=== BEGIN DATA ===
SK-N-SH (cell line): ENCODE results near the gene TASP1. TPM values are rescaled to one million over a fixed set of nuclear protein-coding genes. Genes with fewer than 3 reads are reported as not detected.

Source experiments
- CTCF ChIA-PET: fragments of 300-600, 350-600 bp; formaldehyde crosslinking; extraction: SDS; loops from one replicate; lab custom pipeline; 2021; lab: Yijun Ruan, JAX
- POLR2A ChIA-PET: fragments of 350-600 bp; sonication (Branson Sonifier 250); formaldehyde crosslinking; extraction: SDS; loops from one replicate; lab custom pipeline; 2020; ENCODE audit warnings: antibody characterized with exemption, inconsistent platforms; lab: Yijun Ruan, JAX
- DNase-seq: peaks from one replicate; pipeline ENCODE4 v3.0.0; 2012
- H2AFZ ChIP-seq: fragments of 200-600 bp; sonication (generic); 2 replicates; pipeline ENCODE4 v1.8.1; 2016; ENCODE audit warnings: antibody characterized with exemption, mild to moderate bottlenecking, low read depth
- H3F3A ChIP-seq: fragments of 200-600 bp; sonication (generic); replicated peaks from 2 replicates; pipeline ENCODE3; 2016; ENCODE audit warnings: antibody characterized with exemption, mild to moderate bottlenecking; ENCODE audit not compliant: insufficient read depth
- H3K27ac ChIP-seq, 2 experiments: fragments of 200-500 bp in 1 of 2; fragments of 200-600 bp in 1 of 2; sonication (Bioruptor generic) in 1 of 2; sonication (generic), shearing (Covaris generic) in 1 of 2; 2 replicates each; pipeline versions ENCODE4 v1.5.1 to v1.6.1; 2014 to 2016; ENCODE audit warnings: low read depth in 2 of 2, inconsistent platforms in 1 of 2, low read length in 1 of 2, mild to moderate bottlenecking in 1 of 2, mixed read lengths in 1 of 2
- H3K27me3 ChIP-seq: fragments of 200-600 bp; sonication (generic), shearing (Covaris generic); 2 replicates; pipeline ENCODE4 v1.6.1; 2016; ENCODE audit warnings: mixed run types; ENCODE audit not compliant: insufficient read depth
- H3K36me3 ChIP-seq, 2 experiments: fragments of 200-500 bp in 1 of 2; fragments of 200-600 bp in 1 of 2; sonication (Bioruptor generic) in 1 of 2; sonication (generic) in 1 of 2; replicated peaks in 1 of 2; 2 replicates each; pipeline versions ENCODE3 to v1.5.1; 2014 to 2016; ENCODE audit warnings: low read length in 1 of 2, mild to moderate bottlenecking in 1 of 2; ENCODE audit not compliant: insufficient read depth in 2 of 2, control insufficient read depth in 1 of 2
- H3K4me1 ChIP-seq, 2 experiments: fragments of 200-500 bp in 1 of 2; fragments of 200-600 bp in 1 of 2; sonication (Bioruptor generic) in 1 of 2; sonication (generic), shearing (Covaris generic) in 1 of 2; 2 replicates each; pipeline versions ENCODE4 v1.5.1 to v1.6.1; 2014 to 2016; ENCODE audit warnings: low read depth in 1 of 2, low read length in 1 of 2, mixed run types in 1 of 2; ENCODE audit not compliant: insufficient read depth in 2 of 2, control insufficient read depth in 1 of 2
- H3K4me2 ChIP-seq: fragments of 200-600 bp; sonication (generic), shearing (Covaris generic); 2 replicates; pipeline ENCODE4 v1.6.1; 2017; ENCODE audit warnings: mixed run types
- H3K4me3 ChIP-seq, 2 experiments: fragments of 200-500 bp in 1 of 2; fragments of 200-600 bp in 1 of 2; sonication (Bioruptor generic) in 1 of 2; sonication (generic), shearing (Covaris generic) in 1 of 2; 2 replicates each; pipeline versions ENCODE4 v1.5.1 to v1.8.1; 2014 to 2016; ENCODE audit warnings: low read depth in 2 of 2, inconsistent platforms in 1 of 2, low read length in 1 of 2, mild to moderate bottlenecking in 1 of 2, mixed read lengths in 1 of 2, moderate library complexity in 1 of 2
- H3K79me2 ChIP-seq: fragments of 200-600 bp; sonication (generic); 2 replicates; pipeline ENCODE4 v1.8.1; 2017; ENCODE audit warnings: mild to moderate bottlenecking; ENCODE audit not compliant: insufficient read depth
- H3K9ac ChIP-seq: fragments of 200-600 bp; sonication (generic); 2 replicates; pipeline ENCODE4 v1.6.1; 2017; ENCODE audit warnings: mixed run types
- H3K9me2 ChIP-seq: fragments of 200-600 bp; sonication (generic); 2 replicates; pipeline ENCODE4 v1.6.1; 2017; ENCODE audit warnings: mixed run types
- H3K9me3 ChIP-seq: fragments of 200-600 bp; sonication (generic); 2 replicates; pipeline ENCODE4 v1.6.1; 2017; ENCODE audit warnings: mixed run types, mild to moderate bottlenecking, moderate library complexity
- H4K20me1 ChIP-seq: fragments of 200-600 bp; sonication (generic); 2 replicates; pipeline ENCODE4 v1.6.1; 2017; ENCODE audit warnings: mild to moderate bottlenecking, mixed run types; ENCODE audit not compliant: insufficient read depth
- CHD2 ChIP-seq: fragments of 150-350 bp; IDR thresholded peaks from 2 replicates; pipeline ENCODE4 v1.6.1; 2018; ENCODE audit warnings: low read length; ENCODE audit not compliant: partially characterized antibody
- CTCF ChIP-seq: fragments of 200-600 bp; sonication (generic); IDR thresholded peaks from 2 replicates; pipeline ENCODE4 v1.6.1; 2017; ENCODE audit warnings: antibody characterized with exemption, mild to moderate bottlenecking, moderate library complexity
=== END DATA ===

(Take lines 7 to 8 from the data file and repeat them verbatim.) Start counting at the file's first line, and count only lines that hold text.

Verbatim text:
- H3F3A ChIP-seq: fragments of 200-600 bp; sonication (generic); replicated peaks from 2 replicates; pipeline ENCODE3; 2016; ENCODE audit warnings: antibody characterized with exemption, mild to moderate bottlenecking; ENCODE audit not compliant: insufficient read depth
- H3K27ac ChIP-seq, 2 experiments: fragments of 200-500 bp in 1 of 2; fragments of 200-600 bp in 1 of 2; sonication (Bioruptor generic) in 1 of 2; sonication (generic), shearing (Covaris generic) in 1 of 2; 2 replicates each; pipeline versions ENCODE4 v1.5.1 to v1.6.1; 2014 to 2016; ENCODE audit warnings: low read depth in 2 of 2, inconsistent platforms in 1 of 2, low read length in 1 of 2, mild to moderate bottlenecking in 1 of 2, mixed read lengths in 1 of 2